Experience and data are clear: The focus of regulatory reform should be on a bank’s business model, not its asset size.
Analysis of the U.S. banking industry’s financial footprint illustrates that fundamentally there are two distinct groups of banks operating in the United States: commercial banks and universal banks. Their differences are significant and should not be ignored as Congress works to recalibrate the regulatory regime.
True commercial banks, even the largest among them, confine their activities to the traditional commercial banking business model and have a dramatically smaller financial footprint. They also have, on average, 200 basis points more tangible equity capital funding their activities.
Universal banks, in addition to their sheer size, are global in reach and are highly interconnected. They engage in not only commercial banking but also investment banking and broker-dealer operations. They are the primary sellers of credit protection as reflected in their level of trading and derivatives liabilities, and they have substantial interaction with the capital markets through their fiduciary, global custody and safekeeping arrangements.
The financial footprint of universal banks illustrates that they are undoubtedly systemically important financial institutions deserving of enhanced prudential standards and oversight. The first chart here, for example, shows that universal banks have both on- and off-balance-sheet exposures that overshadow the rest of the industry. All but two of the universal banks at the top of the chart are global systemically important banks (G-SIBs). The top four each have individual footprints exceeding U.S. GDP of $18 trillion, as illustrated in the second chart.
Consider also the significant difference in the amount of trading between U.S. G-SIBs — or universal banks — and the largest commercial banks. G-SIBs have trading activities measuring 20.7% on average, while trading activities comprise only 1.3% of assets of the largest regional commercial banks. The large non-G-SIB regional commercial banks that do trade or have derivatives mainly do so to accommodate their existing loan customers or hedge their own risks, while the G-SIBs with their universal bank models are typically global market makers dealing in a cadre of financial contracts, many that are complex and opaque. Some of these G-SIBs on a standalone basis have trading activities equal to 40% or more of total assets.
Many of the Dodd-Frank Act regulations and enhanced prudential standards were rightly established to constrain the impact of universal banking on the public safety net and to address the concerns that the U.S. G-SIBs are "too big to fail" and "too complex to fail.” However, because the remaining institutions in the industry — with their simpler commercial bank business model — hold significantly less than 10% of their assets in trading activities and maintain tangible capital of approximately 8%, they are less of a systemic threat to the economy.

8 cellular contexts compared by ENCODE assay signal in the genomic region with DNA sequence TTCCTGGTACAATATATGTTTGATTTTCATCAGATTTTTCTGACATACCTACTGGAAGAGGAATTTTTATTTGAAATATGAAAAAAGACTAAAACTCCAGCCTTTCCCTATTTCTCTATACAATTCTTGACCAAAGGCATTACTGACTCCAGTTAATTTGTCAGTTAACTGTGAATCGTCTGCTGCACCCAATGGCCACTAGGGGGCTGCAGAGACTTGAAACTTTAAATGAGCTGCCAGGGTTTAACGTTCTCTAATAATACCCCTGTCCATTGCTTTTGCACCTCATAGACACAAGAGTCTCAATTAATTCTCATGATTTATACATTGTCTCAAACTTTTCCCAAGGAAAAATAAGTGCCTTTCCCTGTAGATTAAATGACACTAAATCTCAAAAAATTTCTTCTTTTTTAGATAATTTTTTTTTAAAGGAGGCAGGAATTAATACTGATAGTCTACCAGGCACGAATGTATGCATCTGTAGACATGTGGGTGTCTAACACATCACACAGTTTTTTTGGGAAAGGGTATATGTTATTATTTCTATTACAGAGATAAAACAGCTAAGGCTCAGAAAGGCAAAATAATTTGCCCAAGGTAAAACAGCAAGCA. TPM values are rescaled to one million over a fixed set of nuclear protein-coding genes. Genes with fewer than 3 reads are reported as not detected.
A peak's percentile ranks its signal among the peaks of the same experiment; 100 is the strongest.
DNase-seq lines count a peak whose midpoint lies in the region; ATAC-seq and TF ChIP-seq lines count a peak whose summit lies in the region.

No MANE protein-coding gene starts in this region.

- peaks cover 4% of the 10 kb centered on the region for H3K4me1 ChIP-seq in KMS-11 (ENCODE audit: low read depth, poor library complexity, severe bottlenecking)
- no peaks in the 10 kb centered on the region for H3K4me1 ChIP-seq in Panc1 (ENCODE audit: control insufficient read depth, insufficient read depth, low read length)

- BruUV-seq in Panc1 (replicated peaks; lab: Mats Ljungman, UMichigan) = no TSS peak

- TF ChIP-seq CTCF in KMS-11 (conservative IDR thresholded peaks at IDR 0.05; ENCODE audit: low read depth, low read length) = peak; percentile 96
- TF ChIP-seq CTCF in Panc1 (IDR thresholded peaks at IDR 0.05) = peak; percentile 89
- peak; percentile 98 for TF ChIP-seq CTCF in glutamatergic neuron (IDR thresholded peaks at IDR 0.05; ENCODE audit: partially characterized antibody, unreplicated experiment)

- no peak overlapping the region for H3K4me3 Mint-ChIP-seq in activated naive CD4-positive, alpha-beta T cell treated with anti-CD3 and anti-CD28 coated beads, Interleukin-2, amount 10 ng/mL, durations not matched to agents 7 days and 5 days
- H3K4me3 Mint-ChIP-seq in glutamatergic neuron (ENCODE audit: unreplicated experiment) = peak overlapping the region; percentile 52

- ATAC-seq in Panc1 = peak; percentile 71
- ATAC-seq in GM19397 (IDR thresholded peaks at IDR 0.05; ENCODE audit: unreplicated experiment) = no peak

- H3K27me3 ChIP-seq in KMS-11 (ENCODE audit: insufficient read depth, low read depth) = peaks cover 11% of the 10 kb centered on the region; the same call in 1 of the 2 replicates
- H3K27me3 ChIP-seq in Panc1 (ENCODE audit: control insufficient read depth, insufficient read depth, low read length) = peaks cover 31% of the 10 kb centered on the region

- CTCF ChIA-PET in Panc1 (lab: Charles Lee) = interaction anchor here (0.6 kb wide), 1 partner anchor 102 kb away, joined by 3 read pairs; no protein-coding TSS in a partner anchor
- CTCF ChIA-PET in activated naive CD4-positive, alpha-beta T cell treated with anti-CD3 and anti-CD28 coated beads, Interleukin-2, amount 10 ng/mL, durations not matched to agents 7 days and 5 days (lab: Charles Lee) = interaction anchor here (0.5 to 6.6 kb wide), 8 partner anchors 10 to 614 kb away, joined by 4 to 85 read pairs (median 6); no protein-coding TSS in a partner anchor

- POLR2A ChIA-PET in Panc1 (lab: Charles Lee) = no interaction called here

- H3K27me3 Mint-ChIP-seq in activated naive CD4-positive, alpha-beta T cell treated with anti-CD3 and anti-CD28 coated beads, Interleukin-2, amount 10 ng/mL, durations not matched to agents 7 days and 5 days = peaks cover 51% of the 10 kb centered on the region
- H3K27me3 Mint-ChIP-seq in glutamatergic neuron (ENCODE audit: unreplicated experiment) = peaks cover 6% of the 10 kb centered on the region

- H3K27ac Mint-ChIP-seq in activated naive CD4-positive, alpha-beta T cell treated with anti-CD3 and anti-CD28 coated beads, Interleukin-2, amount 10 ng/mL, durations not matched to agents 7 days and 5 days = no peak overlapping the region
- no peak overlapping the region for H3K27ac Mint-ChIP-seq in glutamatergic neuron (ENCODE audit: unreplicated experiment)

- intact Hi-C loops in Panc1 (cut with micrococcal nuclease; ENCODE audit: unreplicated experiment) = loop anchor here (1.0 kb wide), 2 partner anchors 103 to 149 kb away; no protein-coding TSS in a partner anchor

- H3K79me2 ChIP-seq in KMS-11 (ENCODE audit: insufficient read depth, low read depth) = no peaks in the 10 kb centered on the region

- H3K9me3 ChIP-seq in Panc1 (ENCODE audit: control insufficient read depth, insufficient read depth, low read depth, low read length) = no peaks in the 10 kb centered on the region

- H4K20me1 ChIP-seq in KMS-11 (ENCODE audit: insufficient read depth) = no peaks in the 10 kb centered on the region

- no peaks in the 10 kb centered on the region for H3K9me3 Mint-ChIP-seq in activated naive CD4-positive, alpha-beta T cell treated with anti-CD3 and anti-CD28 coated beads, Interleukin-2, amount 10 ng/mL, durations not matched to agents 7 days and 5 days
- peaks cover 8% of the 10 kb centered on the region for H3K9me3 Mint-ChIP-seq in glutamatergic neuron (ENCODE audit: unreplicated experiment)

As I’ve long advocated, regulation should focus on the business model rather than arbitrary asset-size thresholds, and the distinct differences between commercial and universal banks, as illustrated by their financial footprint, call for such an approach.
To this end, the effort to adjust the regulatory reach of Dodd-Frank should include extending relief to regional banks that are principally engaged in traditional commercial banking activities. This can be done effectively by applying criteria that measure a bank’s engagement in activities outside the commercial bank business model, for example, the degree to which a bank engages in trading, its designation as a G-SIB, and the level of tangible equity it relies on to fund its balance sheet. As a backstop, the primary regulator could also have authority to designate a firm as a universal bank in the case it has expanded into noncommercial bank activities to such a degree that there is a need to address systemic risk concerns. If a commercial bank chooses to change its business model and adopt a universal bank profile, this would be identified through a clear change in trading activities and a change in the distribution of assets, both on and off the balance sheet, which are publicly reported.
A principle advantage of this activities-based approach is that it would eliminate the need for the asset-size thresholds. Regulatory requirements that are determined by size rather than activity have the effect of further encouraging consolidation and pressuring the larger regional commercial banks to adopt the universal bank model as they seek to most efficiently absorb related supervisory costs. Even if the current thresholds are raised as part of the regulatory reform effort, they will quickly become obsolete and this trend will continue.
Commercial banks and universal banks are different, and they should be regulated differently. Failing to provide regulatory relief to institutions desiring to maintain the commercial banking model jeopardizes the decentralized and competitive commercial banking system in the United States. This could have a deleterious long-term impact on the broader and regional economies, Main Street lending and the financial safety net. For these reasons the focus of regulatory reform should be on the business model, and not on asset size, so that both community and regional commercial banks are freer to compete.